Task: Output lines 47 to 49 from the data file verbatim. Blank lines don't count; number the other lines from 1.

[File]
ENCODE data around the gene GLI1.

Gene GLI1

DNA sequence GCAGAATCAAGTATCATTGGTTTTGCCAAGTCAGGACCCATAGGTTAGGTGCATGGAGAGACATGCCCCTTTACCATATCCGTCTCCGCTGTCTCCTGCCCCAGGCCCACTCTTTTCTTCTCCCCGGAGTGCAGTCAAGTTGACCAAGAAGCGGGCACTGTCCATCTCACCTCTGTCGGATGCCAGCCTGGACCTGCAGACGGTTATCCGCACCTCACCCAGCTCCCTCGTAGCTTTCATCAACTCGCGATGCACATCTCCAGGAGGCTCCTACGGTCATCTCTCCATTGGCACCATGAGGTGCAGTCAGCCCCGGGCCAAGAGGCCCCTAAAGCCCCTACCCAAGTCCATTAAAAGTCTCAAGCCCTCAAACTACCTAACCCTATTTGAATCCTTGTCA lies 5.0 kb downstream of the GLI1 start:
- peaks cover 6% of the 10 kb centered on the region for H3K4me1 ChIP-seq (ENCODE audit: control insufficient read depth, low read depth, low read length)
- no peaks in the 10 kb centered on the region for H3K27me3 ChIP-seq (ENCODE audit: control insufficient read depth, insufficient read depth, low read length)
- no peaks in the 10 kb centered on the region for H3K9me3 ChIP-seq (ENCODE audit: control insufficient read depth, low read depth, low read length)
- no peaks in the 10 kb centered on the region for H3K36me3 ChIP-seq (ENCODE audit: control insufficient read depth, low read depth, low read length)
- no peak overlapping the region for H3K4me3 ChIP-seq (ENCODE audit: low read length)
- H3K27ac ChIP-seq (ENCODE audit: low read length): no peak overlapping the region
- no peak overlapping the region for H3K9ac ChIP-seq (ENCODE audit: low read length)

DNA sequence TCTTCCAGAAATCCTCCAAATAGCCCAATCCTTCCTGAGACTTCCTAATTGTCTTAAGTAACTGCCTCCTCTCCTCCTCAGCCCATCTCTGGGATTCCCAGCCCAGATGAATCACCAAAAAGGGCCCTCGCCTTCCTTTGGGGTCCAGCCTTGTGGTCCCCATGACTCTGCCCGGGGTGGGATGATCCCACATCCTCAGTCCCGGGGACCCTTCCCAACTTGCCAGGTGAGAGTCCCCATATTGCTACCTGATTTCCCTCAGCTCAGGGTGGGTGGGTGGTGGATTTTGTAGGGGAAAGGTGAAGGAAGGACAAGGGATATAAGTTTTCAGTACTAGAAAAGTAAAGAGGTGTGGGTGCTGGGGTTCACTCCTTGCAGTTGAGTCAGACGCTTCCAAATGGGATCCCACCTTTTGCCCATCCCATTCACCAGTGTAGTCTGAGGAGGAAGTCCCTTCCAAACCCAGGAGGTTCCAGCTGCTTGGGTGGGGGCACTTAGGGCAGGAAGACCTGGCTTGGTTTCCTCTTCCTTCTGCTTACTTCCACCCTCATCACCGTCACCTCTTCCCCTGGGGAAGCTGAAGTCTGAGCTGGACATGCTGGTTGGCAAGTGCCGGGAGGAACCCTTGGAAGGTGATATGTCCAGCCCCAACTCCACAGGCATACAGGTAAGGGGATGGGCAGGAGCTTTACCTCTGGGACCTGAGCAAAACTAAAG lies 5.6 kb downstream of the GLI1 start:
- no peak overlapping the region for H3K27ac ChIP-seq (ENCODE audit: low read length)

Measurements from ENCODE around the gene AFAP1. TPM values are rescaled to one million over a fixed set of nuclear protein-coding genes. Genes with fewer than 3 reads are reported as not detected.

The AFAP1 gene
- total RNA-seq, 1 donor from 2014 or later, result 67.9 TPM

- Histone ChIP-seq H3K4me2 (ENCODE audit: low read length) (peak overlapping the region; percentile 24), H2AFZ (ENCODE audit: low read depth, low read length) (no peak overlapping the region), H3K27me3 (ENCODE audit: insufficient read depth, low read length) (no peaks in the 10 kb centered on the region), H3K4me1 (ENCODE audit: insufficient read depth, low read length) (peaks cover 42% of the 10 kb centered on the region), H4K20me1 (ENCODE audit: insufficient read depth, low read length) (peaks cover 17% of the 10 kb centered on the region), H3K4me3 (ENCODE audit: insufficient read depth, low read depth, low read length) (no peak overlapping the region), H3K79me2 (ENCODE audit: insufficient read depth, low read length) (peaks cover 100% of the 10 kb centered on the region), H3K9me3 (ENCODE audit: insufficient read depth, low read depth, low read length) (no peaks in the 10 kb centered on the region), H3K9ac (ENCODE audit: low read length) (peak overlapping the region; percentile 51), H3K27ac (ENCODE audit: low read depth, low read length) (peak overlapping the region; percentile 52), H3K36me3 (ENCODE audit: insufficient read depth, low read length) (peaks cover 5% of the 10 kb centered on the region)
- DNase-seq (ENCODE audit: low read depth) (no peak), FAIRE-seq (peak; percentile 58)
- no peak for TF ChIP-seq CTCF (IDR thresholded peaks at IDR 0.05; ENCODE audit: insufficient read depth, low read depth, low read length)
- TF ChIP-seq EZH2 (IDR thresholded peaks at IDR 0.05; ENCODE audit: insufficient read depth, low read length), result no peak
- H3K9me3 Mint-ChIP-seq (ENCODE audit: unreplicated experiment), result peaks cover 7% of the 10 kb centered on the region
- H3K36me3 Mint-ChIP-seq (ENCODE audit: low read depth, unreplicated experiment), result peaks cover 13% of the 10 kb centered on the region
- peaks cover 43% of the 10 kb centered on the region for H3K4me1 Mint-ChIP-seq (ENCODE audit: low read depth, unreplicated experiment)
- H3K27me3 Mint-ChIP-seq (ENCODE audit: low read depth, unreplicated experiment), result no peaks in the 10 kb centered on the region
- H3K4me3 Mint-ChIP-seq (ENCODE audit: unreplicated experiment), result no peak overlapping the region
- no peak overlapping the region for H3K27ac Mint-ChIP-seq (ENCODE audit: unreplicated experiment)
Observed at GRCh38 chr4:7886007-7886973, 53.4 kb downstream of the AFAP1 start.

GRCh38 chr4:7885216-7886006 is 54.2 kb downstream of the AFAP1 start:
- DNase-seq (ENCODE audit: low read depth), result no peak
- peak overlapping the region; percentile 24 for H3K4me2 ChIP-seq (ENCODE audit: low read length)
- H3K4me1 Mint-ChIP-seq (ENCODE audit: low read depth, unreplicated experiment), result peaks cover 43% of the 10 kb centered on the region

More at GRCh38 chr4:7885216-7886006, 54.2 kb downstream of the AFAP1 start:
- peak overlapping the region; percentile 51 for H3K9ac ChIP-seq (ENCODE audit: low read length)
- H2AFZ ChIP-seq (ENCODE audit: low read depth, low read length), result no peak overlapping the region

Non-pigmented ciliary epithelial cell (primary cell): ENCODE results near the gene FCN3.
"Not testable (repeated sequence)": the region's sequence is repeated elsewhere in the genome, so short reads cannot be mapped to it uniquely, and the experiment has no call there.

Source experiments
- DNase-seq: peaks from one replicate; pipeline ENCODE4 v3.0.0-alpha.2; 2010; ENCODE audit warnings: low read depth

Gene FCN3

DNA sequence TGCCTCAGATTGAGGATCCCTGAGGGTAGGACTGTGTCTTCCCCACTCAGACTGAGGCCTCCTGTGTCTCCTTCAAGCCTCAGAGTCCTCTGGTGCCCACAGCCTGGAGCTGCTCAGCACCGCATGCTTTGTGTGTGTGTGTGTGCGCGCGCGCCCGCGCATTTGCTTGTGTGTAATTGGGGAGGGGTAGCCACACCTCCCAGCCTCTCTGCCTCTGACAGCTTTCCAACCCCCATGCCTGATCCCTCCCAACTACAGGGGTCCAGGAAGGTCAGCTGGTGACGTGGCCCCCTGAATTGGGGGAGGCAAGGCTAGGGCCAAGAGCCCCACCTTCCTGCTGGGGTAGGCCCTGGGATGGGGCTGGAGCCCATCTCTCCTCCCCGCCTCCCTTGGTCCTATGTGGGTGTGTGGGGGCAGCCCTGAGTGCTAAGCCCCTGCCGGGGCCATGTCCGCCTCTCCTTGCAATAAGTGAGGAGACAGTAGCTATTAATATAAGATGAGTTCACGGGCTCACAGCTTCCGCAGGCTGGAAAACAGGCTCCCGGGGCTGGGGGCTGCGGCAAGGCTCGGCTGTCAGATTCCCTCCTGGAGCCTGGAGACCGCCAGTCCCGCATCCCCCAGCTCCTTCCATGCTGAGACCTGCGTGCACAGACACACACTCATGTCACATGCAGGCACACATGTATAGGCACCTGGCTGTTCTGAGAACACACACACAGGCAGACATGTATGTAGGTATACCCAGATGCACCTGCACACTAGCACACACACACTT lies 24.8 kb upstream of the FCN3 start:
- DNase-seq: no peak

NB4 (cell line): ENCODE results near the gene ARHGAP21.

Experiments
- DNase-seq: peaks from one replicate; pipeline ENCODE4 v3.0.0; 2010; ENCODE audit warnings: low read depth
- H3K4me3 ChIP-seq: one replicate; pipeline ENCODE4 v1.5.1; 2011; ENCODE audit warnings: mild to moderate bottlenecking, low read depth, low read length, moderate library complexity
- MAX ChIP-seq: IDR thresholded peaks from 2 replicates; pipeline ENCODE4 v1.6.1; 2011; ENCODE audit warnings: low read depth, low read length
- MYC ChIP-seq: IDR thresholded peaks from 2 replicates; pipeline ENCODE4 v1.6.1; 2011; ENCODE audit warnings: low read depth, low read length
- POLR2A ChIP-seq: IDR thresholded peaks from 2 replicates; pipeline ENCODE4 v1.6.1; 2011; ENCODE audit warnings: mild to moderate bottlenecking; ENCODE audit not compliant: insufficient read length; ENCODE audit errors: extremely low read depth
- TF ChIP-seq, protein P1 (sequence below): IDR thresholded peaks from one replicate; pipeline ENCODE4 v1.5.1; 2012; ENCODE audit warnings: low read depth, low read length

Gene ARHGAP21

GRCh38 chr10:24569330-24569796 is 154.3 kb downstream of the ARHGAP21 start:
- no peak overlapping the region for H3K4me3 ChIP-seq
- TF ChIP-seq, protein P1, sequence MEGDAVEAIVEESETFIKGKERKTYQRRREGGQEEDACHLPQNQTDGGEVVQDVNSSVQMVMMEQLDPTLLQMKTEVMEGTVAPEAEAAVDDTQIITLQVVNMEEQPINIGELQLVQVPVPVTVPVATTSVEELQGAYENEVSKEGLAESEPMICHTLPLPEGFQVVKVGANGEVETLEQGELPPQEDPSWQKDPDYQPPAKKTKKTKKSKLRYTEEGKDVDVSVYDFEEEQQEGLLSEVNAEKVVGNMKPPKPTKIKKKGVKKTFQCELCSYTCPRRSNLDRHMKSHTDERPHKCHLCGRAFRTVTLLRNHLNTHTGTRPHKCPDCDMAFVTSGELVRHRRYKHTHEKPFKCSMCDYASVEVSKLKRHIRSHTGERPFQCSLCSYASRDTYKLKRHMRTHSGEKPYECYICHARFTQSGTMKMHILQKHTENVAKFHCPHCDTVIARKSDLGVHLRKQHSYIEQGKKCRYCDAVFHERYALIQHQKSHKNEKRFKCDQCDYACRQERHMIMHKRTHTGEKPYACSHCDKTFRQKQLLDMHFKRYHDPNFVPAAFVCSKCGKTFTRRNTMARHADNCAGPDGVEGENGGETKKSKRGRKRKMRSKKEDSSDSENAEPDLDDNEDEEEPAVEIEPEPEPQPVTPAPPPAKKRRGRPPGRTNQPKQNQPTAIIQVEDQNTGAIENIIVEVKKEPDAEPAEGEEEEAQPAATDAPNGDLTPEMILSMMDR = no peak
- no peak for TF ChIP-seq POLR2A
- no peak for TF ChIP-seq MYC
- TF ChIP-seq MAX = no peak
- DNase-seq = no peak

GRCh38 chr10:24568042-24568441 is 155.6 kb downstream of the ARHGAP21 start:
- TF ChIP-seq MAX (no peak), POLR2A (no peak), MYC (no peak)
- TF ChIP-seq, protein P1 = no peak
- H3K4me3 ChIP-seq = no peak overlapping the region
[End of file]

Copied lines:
- POLR2A ChIP-seq: IDR thresholded peaks from 2 replicates; pipeline ENCODE4 v1.6.1; 2011; ENCODE audit warnings: mild to moderate bottlenecking; ENCODE audit not compliant: insufficient read length; ENCODE audit errors: extremely low read depth
- TF ChIP-seq, protein P1 (sequence below): IDR thresholded peaks from one replicate; pipeline ENCODE4 v1.5.1; 2012; ENCODE audit warnings: low read depth, low read length

Gene ARHGAP21